His pain in the left knee was severe to an extent that he was not able to walk even up to one block. He had to use a walker for ambulation. His activities of daily living such as using a transport, climbing stairs, squatting and sitting cross legged were limited. He also gave a history of recurrent episodes of giving way in the left knee. He developed a localized swelling on the lateral aspect of left knee, which was insidious in onset and progressed gradually over a period of the last one year. He had no history of any trauma to the left knee. He did not have any back pain or any radiating pain in his left lower limb. He had a history of coronary artery disease in the past for which he received treatment in the form of an angioplasty with a cardiac stent.
On physical examination, the patient was 178 cm tall and weighed 74 kg. He walked with high steppage gait and had a varus thrust. The tibiofemoral angle was 10° varus (Figure 1), on weight bearing. On palpation, the patient had medial joint line tenderness and there was patellofemoral crepitus. There were two swellings located on the lateral aspect of the knee. The first swelling was located 1 cm above the lateral joint line and 4 cm lateral to the lateral patellar border and measured 4 cm × 6 cm. The other swelling was located 1 cm below the lateral joint line and 2.5 cm lateral to the lateral patellar tendon measuring 2 cm × 4 cm (Figure 2). The skin around both the swellings was normal. The patient had 10° of flexion contracture and the range of motion was 10–110° flexion. Examination of the ligaments in maximal extension revealed 10 mm of opening of the lateral joint line on varus stress test with a soft end point and with valgus stress the alignment of the knee improved to normal with a bony end point (Figures 3a and and3b3b).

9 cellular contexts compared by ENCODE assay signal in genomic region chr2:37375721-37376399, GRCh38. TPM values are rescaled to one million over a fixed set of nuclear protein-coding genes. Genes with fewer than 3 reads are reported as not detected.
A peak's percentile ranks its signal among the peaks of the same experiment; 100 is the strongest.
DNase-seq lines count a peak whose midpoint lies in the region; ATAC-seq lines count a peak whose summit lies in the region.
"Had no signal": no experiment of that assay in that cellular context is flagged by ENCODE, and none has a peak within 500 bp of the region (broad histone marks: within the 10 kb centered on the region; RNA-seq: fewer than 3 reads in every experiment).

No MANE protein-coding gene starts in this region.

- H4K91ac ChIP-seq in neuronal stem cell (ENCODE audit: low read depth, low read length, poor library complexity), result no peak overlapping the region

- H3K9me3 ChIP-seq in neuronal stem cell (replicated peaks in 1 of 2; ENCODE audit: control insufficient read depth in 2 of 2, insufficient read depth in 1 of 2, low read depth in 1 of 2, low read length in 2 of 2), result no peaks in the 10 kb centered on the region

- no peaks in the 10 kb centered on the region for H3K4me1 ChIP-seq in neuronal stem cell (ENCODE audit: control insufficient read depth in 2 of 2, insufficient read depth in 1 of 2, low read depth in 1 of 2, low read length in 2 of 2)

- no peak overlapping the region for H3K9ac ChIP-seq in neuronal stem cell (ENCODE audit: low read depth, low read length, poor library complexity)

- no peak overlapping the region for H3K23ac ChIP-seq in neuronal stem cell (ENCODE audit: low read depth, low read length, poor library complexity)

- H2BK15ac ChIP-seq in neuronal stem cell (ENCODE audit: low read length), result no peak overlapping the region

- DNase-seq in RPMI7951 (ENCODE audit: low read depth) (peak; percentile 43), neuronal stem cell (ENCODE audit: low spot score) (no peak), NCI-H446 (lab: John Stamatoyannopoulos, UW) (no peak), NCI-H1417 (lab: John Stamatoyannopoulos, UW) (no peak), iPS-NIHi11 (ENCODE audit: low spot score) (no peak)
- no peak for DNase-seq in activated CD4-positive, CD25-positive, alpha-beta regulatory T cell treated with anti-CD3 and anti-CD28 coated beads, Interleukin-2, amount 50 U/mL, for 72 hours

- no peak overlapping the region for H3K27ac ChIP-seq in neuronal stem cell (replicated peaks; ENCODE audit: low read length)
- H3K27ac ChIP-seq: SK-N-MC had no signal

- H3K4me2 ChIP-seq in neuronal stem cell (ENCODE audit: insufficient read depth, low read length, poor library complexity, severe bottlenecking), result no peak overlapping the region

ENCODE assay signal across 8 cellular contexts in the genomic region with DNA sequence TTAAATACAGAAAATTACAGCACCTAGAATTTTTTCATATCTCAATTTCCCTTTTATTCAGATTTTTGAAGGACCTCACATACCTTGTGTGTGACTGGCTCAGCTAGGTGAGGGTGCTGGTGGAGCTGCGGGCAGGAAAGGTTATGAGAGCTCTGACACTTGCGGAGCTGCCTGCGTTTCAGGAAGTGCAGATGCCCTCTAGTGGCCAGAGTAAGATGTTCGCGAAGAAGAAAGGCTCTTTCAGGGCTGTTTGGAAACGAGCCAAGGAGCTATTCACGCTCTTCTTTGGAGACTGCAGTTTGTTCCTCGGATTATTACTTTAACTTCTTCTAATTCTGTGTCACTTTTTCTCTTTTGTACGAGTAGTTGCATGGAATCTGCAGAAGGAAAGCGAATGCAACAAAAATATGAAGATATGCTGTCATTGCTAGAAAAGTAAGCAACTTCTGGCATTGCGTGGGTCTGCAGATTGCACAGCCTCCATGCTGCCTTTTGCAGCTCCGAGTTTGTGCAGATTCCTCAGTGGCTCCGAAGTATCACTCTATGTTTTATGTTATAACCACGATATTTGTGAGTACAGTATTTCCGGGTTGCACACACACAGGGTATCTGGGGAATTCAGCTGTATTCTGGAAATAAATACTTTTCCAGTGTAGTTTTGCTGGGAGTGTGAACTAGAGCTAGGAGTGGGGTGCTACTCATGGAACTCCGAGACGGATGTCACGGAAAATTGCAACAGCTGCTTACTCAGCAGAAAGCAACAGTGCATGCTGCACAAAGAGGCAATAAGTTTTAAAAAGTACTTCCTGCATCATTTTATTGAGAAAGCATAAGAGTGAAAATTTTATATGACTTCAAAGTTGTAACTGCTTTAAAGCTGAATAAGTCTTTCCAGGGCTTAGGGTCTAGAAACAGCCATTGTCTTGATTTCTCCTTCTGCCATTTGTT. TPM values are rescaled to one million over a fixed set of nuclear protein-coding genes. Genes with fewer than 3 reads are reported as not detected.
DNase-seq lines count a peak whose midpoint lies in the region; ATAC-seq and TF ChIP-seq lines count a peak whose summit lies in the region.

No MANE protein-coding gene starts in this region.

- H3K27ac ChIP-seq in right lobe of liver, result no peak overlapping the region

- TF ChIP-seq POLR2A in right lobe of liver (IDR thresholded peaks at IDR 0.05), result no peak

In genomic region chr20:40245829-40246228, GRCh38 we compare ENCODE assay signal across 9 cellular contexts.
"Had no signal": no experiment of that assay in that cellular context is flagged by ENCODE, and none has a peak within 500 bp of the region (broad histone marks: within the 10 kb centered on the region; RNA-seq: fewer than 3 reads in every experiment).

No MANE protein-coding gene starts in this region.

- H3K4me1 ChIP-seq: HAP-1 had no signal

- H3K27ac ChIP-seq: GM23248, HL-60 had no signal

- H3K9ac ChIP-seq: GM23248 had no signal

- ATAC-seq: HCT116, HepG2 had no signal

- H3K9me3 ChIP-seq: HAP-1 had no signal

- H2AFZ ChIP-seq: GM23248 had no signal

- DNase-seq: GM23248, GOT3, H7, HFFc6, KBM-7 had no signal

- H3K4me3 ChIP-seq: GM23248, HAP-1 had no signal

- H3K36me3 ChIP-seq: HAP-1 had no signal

Neurological examination revealed a 0/5 motor power in the tibialis anterior and the extensor hallucis longus of the left lower limb. The sensory examination revealed decreased sensation over the dorsum of the left foot and the first dorsal web space. Examination of the hip and the spine revealed no abnormality.